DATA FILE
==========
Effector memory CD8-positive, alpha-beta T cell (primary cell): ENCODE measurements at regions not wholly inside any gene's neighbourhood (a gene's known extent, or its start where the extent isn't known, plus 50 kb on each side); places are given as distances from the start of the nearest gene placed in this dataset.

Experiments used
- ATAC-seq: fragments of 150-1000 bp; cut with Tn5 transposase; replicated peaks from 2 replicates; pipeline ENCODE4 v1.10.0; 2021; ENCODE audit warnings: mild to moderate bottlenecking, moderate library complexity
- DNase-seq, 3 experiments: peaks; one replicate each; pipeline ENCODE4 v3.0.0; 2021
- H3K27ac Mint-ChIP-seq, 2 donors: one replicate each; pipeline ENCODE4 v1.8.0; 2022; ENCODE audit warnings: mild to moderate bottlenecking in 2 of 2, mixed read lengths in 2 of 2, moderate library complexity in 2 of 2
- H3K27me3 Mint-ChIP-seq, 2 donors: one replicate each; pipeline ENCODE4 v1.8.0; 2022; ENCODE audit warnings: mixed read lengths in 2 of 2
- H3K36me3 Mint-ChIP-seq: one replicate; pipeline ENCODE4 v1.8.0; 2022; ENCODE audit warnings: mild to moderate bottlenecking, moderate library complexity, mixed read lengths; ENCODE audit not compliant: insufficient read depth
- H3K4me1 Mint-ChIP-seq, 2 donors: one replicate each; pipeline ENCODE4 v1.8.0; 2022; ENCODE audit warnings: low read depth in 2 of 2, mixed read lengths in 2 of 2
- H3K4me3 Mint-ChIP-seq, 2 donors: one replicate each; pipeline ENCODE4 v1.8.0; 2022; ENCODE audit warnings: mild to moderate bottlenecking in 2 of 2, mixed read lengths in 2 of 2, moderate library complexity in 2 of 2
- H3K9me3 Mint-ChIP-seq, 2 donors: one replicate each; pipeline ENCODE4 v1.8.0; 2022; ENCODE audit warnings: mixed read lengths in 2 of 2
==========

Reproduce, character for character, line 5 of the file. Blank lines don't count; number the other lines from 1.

- H3K27ac Mint-ChIP-seq, 2 donors: one replicate each; pipeline ENCODE4 v1.8.0; 2022; ENCODE audit warnings: mild to moderate bottlenecking in 2 of 2, mixed read lengths in 2 of 2, moderate library complexity in 2 of 2